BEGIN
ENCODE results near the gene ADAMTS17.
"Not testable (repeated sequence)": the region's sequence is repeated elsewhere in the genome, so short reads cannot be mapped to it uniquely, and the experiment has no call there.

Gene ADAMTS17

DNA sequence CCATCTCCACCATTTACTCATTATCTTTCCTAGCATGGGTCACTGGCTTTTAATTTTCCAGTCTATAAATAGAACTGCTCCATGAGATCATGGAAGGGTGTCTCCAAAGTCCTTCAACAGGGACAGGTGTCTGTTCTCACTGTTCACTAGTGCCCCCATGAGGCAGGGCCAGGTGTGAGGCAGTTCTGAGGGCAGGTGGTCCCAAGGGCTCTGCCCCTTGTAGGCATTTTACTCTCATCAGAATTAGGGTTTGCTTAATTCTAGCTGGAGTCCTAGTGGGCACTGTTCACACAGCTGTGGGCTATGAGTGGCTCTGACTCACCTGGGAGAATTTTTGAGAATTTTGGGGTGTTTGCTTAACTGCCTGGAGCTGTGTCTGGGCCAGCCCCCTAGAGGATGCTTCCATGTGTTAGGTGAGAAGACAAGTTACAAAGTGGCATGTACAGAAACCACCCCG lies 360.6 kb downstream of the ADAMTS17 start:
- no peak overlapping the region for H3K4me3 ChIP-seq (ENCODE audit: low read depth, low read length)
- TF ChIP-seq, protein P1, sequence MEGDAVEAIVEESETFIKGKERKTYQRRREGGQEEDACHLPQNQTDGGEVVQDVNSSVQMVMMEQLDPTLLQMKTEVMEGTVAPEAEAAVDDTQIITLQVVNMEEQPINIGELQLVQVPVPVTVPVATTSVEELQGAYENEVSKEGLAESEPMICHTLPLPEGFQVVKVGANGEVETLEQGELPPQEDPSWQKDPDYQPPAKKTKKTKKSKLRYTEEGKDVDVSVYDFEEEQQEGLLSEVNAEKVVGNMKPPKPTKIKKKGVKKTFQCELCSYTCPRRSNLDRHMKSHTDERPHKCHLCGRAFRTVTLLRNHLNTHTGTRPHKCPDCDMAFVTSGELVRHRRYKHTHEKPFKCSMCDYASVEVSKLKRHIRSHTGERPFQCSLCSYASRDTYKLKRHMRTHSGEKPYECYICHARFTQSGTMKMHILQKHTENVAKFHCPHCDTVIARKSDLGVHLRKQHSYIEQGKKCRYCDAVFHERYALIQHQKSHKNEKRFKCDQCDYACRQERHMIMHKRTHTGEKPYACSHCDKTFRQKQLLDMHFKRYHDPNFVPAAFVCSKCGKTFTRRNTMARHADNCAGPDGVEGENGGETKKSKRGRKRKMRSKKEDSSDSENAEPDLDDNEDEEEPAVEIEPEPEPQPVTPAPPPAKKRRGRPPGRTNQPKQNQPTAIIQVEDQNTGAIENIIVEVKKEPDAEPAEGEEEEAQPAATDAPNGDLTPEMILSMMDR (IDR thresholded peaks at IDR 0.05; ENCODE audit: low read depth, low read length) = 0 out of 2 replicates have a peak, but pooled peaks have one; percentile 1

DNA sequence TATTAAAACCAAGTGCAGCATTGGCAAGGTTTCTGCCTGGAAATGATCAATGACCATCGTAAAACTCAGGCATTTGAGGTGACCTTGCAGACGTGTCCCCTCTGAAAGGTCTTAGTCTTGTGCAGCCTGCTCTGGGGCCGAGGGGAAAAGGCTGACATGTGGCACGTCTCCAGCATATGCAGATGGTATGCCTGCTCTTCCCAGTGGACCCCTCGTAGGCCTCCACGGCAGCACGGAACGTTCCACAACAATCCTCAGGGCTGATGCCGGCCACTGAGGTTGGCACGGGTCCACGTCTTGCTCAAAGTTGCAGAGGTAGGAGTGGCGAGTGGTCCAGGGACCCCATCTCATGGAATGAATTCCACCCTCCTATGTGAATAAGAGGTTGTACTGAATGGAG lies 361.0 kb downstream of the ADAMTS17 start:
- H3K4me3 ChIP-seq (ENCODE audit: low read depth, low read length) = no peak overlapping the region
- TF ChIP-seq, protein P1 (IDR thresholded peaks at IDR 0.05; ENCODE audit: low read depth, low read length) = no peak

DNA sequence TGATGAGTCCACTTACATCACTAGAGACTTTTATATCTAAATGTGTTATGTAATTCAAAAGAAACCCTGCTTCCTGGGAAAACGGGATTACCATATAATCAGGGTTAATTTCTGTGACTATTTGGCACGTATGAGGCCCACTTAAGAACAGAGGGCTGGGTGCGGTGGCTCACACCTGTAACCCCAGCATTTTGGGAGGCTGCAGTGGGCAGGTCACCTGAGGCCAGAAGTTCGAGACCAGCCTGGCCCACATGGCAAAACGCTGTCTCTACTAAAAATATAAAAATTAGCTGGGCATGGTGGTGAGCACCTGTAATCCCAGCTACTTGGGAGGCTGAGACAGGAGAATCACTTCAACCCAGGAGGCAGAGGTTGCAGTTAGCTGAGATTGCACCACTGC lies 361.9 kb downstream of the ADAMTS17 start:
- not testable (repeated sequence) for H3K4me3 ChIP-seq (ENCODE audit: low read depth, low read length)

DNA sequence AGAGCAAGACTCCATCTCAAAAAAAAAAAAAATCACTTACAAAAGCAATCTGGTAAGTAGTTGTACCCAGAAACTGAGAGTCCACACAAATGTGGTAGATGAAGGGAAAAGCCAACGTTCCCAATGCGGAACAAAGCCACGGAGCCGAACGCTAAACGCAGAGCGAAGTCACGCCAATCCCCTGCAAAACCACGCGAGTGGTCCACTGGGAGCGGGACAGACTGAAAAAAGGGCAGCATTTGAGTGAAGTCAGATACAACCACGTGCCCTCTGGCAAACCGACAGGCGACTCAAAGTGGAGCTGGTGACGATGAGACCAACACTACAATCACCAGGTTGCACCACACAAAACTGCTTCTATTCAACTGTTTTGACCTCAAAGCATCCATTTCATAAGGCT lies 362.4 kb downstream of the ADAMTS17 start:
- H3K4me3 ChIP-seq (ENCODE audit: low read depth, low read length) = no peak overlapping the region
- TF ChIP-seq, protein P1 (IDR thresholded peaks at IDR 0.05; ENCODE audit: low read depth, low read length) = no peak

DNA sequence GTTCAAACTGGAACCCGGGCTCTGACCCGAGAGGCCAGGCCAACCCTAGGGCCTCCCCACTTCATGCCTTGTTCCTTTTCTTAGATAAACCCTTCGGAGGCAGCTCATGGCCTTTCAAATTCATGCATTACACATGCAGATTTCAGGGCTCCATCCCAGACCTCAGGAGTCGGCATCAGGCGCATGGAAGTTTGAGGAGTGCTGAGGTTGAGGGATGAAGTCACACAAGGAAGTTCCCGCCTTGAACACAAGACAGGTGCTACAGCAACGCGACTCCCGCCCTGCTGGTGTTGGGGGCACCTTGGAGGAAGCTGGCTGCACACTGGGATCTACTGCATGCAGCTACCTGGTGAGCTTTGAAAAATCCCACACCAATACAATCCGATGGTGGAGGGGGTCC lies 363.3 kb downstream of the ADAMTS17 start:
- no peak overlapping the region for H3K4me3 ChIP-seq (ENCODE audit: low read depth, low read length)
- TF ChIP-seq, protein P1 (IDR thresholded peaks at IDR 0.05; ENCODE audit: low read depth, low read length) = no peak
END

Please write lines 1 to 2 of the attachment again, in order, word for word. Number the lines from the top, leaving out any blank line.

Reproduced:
ENCODE results near the gene ADAMTS17.
"Not testable (repeated sequence)": the region's sequence is repeated elsewhere in the genome, so short reads cannot be mapped to it uniquely, and the experiment has no call there.